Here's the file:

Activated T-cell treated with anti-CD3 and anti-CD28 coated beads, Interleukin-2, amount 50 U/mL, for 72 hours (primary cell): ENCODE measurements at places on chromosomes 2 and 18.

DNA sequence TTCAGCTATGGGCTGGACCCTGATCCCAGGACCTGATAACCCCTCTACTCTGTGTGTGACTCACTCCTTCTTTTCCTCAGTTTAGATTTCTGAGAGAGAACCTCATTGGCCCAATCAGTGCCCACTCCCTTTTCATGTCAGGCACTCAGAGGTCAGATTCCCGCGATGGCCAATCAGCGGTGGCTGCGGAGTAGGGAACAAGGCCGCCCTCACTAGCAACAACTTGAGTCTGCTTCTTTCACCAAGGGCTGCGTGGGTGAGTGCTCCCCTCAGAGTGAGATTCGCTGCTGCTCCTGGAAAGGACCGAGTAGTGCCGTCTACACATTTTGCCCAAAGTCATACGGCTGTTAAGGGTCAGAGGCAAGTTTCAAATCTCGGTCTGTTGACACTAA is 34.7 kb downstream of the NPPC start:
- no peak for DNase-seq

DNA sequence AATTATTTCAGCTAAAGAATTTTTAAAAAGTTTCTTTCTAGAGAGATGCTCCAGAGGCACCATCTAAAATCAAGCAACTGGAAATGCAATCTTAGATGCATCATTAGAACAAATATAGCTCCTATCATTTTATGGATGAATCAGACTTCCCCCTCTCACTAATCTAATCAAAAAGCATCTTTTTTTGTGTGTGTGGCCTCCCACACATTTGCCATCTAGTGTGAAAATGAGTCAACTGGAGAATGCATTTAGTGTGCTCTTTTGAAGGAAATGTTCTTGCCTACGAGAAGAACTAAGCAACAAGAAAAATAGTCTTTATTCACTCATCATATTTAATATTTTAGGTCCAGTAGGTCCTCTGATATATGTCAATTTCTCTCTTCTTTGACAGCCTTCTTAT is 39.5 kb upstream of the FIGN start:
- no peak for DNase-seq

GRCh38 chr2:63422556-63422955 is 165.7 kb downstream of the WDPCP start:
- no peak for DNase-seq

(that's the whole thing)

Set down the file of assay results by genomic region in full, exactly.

Activated T-cell treated with anti-CD3 and anti-CD28 coated beads, Interleukin-2, amount 50 U/mL, for 72 hours (primary cell): ENCODE measurements at places on chromosomes 2 and 18.

DNA sequence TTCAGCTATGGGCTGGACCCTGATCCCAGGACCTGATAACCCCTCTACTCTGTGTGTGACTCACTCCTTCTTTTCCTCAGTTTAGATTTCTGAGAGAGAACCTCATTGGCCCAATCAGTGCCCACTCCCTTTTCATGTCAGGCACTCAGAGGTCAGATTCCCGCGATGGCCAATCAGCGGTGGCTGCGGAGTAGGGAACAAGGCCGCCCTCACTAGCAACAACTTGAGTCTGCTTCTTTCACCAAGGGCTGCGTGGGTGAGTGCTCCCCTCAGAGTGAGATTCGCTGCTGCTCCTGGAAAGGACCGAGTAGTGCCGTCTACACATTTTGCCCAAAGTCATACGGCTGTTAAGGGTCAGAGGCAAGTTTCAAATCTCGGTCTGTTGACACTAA is 34.7 kb downstream of the NPPC start:
- no peak for DNase-seq

DNA sequence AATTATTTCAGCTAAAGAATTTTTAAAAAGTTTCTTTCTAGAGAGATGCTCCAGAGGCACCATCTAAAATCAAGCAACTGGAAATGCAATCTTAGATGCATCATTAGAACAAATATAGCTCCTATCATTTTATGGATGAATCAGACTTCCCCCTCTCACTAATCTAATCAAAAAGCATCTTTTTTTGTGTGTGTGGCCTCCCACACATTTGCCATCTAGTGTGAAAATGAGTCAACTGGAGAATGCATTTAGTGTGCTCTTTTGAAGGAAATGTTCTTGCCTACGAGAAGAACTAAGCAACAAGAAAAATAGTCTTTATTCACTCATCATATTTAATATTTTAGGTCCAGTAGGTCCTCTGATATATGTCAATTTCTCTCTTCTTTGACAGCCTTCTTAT is 39.5 kb upstream of the FIGN start:
- no peak for DNase-seq

GRCh38 chr2:63422556-63422955 is 165.7 kb downstream of the WDPCP start:
- no peak for DNase-seq